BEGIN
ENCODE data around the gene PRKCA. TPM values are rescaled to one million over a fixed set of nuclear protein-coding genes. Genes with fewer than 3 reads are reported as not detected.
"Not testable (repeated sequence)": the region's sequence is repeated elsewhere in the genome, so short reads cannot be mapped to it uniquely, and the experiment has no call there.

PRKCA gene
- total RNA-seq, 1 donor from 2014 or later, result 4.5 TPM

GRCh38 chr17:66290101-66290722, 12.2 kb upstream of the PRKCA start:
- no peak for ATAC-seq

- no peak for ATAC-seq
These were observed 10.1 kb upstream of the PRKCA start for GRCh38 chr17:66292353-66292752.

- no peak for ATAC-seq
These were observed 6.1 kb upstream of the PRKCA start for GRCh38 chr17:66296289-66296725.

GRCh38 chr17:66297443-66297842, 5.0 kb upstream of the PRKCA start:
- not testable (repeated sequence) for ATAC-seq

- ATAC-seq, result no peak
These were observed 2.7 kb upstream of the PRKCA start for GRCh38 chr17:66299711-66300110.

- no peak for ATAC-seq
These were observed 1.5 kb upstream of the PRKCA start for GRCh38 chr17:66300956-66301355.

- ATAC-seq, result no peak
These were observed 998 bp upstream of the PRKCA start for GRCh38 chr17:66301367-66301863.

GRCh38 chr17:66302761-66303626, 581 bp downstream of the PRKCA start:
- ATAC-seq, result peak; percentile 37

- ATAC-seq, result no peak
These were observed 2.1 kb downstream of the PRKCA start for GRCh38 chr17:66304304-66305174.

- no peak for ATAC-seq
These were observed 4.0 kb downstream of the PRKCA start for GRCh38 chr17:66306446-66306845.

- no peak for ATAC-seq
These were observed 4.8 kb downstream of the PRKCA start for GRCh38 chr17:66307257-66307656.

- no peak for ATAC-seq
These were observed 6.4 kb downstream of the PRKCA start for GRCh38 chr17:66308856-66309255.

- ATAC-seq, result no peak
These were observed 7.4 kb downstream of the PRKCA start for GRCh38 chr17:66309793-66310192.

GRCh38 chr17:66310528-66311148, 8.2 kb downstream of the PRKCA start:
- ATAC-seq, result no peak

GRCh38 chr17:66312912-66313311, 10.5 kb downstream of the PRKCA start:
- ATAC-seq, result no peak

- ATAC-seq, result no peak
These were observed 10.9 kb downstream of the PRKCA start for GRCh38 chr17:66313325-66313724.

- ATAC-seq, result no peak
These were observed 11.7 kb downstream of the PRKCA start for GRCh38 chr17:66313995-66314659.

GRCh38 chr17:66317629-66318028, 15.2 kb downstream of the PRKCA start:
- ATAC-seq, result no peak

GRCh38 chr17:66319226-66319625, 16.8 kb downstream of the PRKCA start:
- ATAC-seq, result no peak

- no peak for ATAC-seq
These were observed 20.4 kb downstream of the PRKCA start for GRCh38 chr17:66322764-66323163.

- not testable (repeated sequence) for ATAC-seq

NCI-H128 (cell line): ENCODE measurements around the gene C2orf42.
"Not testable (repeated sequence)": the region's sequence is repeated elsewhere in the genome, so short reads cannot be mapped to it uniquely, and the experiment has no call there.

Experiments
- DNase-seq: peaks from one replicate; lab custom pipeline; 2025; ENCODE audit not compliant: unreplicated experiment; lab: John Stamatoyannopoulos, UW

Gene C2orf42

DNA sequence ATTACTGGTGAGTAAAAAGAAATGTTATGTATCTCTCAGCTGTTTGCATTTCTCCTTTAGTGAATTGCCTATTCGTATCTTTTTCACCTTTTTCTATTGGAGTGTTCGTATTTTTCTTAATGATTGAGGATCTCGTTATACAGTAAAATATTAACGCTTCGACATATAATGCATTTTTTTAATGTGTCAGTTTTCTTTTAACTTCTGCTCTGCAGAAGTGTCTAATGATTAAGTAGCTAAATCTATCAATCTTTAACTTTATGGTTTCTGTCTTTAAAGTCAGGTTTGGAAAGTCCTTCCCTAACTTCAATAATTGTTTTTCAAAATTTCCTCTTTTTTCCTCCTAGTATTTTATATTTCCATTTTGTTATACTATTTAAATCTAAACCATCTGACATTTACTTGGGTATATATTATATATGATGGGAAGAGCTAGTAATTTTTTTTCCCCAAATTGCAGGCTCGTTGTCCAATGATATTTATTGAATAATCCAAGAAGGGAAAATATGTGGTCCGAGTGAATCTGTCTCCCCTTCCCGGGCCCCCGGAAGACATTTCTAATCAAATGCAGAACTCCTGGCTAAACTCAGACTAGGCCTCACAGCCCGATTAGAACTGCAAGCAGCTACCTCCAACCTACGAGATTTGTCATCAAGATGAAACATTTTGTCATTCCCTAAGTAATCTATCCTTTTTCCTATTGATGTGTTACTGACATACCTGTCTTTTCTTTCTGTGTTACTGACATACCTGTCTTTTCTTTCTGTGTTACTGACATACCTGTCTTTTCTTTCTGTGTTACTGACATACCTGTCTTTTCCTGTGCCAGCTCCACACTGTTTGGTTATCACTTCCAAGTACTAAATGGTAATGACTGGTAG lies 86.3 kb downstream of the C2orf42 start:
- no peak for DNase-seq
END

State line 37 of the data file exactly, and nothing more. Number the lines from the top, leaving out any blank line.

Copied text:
- ATAC-seq, result no peak